Britain’s new chancellor of the exchequer, Nadhim Zahawi, is facing two big calls as he tries to juggle the conflicting pressures of rising inflation and the cost-of-living crisis.
He has already said he is “determined to do more” on cutting taxes, in an attempt to ease the living standards squeeze on households, boost economic growth and placate fellow Conservatives who fear the party is losing its low-tax reputation. The Bank of England is forecasting two years of stagnation.
Zahawi may flesh out his thoughts next week in a scheduled joint statement on the economy with the prime minister. More immediately, he faces a decision on public-sector pay with the prospect of a series of devastating strikes over the summer if government workers are awarded sub-inflation rises.
The risk the new chancellor faces is that more financial support for households and big pay rises for civil servants will only stoke inflation and drive up debt-interest costs, leaving the government with less money to spend on public services.
Zahawi acknowledged the problem, telling the BBC on Wednesday morning: “The important thing is fiscal discipline -- that is what we have got to do because we have got to bear down on the blight of inflation.”
However, in his resignation letter on Tuesday evening, Rishi Sunak suggested that he was quitting as chancellor in part because Prime Minister Boris Johnson was not prepared “to take difficult decisions.”
What Bloomberg Economics Says...
“The appointment of Zahawi looks likely to concide with a shift toward easier fiscal policy in the UK, at least in the near term.”
Areas that will be top of the new Chancellor’s in-tray include:
- More cost of living support
- A strategy on corporate tax
- Looking at personal taxes
--Dan Hanson, senior UK economist. Click here for the full report.
The government’s Pay Review Bodies have reported back and are recommending big increases. Departments have been asking for more cash but, under Sunak, the Treasury has been demanding they find the money by cutting staff and making other savings.
Sunak feared that tax cuts and pay rises of close to the current 9.1% inflation rate would only drive inflation higher, rather than boost growth. That would force the BOE to hike interest rates aggressively, making government debt even more expensive to service.
The debt-interest bill this year is already forecast by officials to be almost £90 billion ($107 billion), around twice the defense budget. In reality, it’s likely to be much higher. A quarter of all government bonds is tied to RPI inflation, which is already in double digits and projected to accelerate further.
Sunak hinted in his letter of resignation that the prime minister wanted the near impossible combination of lower taxes, big wage rises, controlled inflation and strong public finances.
“If something is too good to be true, then it’s not true,” he said. “It has become clear to me that our approaches are fundamentally too different.”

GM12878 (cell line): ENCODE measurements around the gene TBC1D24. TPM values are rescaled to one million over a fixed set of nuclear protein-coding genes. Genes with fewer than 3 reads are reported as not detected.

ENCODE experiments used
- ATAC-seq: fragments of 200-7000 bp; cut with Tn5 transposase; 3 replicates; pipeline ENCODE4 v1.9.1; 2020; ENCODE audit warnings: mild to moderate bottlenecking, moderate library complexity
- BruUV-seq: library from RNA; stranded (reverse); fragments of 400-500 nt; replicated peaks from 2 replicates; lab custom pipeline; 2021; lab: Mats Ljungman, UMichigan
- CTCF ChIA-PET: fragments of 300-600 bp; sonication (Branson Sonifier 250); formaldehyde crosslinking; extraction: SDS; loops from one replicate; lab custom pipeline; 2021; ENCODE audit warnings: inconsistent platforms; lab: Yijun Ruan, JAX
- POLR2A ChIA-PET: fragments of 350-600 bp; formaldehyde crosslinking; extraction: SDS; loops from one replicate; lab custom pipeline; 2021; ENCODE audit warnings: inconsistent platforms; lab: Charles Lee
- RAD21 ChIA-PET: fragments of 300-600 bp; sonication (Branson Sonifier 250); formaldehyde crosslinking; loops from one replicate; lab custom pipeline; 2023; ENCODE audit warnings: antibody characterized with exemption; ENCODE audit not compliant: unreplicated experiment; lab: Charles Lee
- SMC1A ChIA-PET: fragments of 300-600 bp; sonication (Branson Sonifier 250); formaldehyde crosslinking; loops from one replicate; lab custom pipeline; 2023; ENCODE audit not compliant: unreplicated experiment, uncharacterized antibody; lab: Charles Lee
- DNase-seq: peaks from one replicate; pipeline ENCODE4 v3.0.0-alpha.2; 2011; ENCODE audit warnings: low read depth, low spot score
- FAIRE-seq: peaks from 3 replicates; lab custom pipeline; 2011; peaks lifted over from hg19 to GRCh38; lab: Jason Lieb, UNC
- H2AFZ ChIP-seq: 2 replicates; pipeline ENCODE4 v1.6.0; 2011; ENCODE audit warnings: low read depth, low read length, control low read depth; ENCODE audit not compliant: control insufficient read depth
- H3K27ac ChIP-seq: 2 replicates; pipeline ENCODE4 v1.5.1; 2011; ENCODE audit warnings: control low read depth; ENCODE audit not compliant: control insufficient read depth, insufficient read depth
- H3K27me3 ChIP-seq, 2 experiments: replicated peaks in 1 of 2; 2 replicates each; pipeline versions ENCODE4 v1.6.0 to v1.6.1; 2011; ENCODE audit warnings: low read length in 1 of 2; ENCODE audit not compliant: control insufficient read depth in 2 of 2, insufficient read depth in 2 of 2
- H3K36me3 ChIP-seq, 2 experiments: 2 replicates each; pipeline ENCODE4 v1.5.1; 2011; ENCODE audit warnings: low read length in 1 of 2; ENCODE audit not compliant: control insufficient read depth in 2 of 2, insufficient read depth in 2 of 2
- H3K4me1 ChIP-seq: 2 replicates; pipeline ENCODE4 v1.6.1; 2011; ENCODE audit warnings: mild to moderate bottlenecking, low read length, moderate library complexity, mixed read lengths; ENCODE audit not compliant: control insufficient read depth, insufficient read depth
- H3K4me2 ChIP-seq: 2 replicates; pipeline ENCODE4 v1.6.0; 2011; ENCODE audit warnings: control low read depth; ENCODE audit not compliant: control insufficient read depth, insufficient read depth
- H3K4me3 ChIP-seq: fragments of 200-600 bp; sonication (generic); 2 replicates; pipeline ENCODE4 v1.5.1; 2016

As Education Secretary, Zahawi asked for a 9% pay rise for new teachers. He also wanted a 5% increase for senior teachers, above the government’s preferred level of around 3%. The increase for new teachers was budgeted for last October.
He has also signalled his desire for tax cuts. Although Britain is modestly taxed compared with countries such as France, Germany and Italy, increases introduced under Sunak mean the tax burden is on course to reach its highest level since the late 1940s.
Many Conservatives fear the party is losing its traditional reputation for keeping spending and taxes low, and paying a high price with voters as a result.
For Zahawi, there are a number of options.
To ease the income squeeze on households, a value-added tax cut on energy bills and fuel prices is one. The policy has been promoted by the opposition Labour Party and looked into by the Treasury.
Its advocates argue that a VAT cut would reduce inflation mechanically, as VAT is part of the consumer price. A 5% VAT cut on household energy bills would cost about £2 billion, the Resolution Foundation think tank has estimated.
Other options include a reform of business rates, to reduce the cost of doing business. Companies have long wanted reform and the Treasury has had the tax under review for three years.
A reduction in business rates could be partially offset by the introduction of an online sales tax, which has been in design for several years. It could be expensive, though, as business rates raise more than £30 billion a year.
Sunak was planning to reveal next week a replacement for his super-deduction tax relief on investment, which is due to end in March next year when the main tax rate on company profits jumps 6 percentage points to 25%.
Johnson was reported to be considering a full U-turn to leave the corporation tax rate at 19%, which would have cost the exchequer around £12 billion.
An alternative said to be under consideration is a tapering of the corporation tax rise, combined with a replacement investment tax relief. The plan would see corporation tax reach 25% over a number of years rather than a single shock. Again, doing so would drive public borrowing higher.
Low-tax Tories have also been calling for a payroll tax increase that came into effect in April be reversed.
The government has partially addressed that issue already by raising the threshold at which national insurance contributions are paid by £2,690 to £12,570 as of today. The move will save taxpayers an average of £330 a year and take low earners out of the net altogether.
©2022 Bloomberg L.P.